Saturday, August 14, 2010

Unveiling, Realizing, Being "That"

The definition of enlightenment is so varied, that it is impossible to fit all the ideas that people have about enlightenment into one definition. In this post, I am going to talk about the basic "I am that" model of enlightenment.

There are 3 main stages to "I am that" (enlightenment) that I have experienced. The first are glimpses into "I am that"; an unveiling of the truth of "I am that". Once out of these experiences, these glimpses, we go back to feeling like a part of the dream. I refer to these experiences as awakenings. When these awakenings happen, there is no turning back. Once we have tasted the nectar, there is no un-tasting it.

Then, there comes a point when we realize/know "I am that". At this point, there is still a tendency to attach attention to the ups and downs of the body-mind. However, there is an
inner realization/knowing (beyond the mind) that all that is happening in the experiences of the body-mind is not us; not who we actually are. We are just a screen on which it is all happening; pure, clear consciousness, witnessing all events. The focus shifts from wishing "I am that" to realizing/knowing "I am that".


Then comes being "that".  It is the “that” we only had glimpses into and later felt we had an inner knowing of , we now become that "that". When this happens, there is uninhibited joy, and freedom; living unbound. Now the focus shifts from realizing/knowing "I am that" to being "that". We now know ourselves as the pure, changeless freedom beyond all form. A solid wall of completely fluid, boundaryless awareness that encompasses all. Although this is the ultimate stage, it is far from final, there is further expansion in every moment after this.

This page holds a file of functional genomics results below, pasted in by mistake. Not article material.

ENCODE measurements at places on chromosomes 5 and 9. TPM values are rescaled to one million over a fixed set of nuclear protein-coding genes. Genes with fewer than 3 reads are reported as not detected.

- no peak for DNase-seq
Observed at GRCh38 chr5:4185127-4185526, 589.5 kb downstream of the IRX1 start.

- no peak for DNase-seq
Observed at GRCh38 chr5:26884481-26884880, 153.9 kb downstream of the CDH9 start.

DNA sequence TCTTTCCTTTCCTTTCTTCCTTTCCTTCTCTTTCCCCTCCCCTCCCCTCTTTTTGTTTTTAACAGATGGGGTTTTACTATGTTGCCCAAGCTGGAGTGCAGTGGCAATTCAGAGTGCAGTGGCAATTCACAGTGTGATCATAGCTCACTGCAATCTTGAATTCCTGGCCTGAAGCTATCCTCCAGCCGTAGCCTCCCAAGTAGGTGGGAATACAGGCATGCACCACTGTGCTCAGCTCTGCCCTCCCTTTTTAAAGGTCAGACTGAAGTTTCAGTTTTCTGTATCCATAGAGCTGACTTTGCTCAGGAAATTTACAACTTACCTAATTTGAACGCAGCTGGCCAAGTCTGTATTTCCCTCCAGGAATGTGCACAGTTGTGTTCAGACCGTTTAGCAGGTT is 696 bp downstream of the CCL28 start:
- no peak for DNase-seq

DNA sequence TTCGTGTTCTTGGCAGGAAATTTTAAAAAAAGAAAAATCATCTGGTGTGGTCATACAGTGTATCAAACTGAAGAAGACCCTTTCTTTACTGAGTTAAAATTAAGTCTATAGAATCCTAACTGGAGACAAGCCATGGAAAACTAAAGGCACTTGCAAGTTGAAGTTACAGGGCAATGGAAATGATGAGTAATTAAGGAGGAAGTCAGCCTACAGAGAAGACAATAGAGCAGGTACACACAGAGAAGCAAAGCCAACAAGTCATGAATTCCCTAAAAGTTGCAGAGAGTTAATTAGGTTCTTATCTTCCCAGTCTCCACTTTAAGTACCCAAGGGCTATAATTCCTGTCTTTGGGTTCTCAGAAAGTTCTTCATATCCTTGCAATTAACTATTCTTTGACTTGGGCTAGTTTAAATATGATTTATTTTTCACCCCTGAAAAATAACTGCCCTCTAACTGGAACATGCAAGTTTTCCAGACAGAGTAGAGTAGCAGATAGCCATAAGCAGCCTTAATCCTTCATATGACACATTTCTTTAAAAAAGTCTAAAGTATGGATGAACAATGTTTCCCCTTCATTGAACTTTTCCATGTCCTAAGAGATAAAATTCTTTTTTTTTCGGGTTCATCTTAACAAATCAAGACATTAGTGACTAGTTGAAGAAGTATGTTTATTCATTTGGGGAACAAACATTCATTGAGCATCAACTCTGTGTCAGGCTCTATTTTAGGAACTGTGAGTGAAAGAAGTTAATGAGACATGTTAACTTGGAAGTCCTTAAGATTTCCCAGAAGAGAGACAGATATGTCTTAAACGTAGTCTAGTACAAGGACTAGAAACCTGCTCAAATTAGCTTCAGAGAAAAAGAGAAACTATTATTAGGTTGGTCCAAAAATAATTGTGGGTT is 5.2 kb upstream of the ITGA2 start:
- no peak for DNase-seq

One way to explain this is to say there is an infant, a child and an adult. When we are a child, we cannot become an infant again, but we continue to grow as a child. Then, when we become an adult, there is no going back to being a child, but there is still growing as an adult. Similarly, when there is a realizing/knowing of "I am that", there is still growth but there is no more going back to wishing "I am that" and then when there is being “that”, there is still growth, but there is no going back to the stage of knowing "I am that".

The experience of being "that" is really beyond words, and even beyond experience. Ultimately the “that” is what we really are.  "That" is the experiencer of all experiencing and all that is experienced; awareness, our true nature, the witness, the screen, pure consciousness, all the content of every moment now, from the subtlest thought or feeling, to all forms and emotions contained in this moment now, is all contained in "that".

Here is something I had written to Yogani a couple of months back. All I can say is, all of this has just become more solid, but in the most fluid way; one of those paradoxes. ☺: